During January 2013, the labor market loss significant momentum during the month of January and created a disappointing 157,000 jobs. Forecasters expected at least 195,000 jobs and a decline in the unemployment rate. Instead, the unemployment rate increased from 7.8% to 7.9%.
The disappointing outcome is attributable primarily to one factor, the political gridlock over the budget deficit which has dampened consumer confidence, increased corporate uncertainty and caused a significant decline in consumer spending and business investment.
Political wrangling over the fiscal cliff issue occupied Congress for the last three months. The constant fighting led to cutbacks in consumer spending and it put a spike in business investment.
For example, consumer confidence continued its downward declined from an index value of 72.9 to a value of 71.3 in January. Even more importantly, consumers cut back on spending and increased their savings to levels not seen in recent times. The personal savings rate in January jumped to 6.5%, from 4.1% in November.
The significant cutback in consumer spending, and the drastic increase in savings are almost by themselves factors that can explain why fewer jobs were created than expected. The bright spot regarding consumer sentiment is the decline leveled off in January, from the rate at which it was plunging in December.
While the overall unemployment rate went up from 7.8% to 7.9%, the unemployment rate among blacks declined slightly from 14.0% to 13.8%, unemployment among whites increased from 6.9% to 7.0%, and unemployment among Latinos increased marginally from 9.6% to 9.7%.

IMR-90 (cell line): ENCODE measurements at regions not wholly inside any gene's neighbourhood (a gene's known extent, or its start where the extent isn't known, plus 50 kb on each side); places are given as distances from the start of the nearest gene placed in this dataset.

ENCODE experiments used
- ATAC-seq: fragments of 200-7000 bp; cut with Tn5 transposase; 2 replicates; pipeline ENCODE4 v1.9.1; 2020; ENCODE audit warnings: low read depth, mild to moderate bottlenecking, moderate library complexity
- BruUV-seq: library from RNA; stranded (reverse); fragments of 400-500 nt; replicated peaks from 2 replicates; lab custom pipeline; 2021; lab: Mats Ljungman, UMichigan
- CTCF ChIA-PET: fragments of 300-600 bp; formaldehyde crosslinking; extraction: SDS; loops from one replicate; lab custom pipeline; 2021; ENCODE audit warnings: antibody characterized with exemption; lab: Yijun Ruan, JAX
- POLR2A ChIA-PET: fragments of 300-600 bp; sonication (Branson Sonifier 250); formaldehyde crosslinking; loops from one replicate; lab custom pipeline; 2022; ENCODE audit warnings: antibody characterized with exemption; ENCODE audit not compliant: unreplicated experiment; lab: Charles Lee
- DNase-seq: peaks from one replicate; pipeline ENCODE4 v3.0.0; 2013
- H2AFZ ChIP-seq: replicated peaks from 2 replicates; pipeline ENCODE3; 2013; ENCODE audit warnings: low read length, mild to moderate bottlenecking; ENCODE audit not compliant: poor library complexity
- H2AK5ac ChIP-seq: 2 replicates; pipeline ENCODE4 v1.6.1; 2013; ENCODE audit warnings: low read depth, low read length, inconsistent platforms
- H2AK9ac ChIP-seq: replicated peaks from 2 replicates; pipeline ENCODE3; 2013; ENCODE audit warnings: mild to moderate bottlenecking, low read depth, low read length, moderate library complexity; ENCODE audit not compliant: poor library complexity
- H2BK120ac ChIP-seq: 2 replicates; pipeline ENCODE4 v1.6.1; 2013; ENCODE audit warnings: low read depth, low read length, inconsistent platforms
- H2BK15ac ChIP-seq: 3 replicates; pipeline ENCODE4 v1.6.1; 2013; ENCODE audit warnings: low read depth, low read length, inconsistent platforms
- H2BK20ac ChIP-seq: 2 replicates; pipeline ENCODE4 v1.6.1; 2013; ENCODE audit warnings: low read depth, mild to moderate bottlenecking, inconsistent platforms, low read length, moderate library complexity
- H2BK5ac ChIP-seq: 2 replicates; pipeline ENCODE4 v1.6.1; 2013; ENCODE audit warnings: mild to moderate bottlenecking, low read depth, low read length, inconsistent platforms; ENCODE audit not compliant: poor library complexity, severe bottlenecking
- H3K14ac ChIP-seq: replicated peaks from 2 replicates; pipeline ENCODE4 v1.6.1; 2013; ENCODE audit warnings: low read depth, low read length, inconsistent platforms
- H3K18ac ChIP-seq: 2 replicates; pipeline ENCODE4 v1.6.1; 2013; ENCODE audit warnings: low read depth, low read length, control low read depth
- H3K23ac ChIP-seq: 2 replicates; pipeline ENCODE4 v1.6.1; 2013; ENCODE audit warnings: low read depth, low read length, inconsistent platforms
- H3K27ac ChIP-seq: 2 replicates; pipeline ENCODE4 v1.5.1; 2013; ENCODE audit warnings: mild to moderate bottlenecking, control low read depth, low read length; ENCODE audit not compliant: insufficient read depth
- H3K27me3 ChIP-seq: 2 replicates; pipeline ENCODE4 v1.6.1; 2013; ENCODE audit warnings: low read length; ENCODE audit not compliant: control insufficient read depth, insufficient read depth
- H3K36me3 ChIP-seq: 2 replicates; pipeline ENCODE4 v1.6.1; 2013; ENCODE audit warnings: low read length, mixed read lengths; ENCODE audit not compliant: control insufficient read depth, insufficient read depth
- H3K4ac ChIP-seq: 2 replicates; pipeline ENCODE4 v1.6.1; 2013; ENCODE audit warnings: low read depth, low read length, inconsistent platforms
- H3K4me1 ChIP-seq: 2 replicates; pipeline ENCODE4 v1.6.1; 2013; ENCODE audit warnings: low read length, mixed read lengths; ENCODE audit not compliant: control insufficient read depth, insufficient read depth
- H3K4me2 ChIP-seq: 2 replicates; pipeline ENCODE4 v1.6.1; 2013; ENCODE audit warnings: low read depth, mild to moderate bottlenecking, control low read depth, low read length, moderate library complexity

A bright spot in the jobs report was employment continued to grow in construction, which added 28,000 jobs. Jobs were also created in retail trades (32,600), health care and social services (27,600), professional business services (25,000) and leisure and hospitality (23,000). During the month, the trucking and warehousing industry experienced a net loss of 14,200 jobs, which was followed by the government sector that subtracted 9000 jobs.
One development makes the jobs report particularly troubling is this. The rise in the unemployment rate was not caused by a large number of workers reentering the labor market. Often during recoveries, the unemployment rate may increase when workers reentering the labor market in search of work. This adds to the number of unemployed workers, but is a positive development because it reflects worker optimism about job opportunities. However, during the month of January the size of the labor force expanded by only 126,000, not enough for economists to feel optimistic that workers have a new positive attitude about employment prospects.
In general, the labor market report was consistent with the newly released growth figures for GDP, which indicated the economy declined by -.1% during the fourth quarter. The decline was caused by the hemorrhaging of business investment, which reflected the uncertainty over the way in which Congress handles the fiscal cliff. Since that issue is behind us, perhaps the economy can return to normal growth.
There are encouraging signs, more recently, that businesses are beginning to feel more confident and therefore spend more. For example, new orders for durable goods increased by 4.6% in December, and business fixed investment finally turned the corner, increasing by 8.4% overall during the fourth quarter, where it it had languished at very low rates during the third quarter.
The bottom line regarding the economy is that Washington politicians must move themselves out of the way so the economy can grow jobs. It is past time that they negotiate in good faith to solve the budget deficit, rather than use the issue as a tool for political advantage. During the battles over the budget deficit the unfortunate victims have been workers, who desperately need employment opportunities.
-posted February 1, 2013
Last modified: June 20, 2017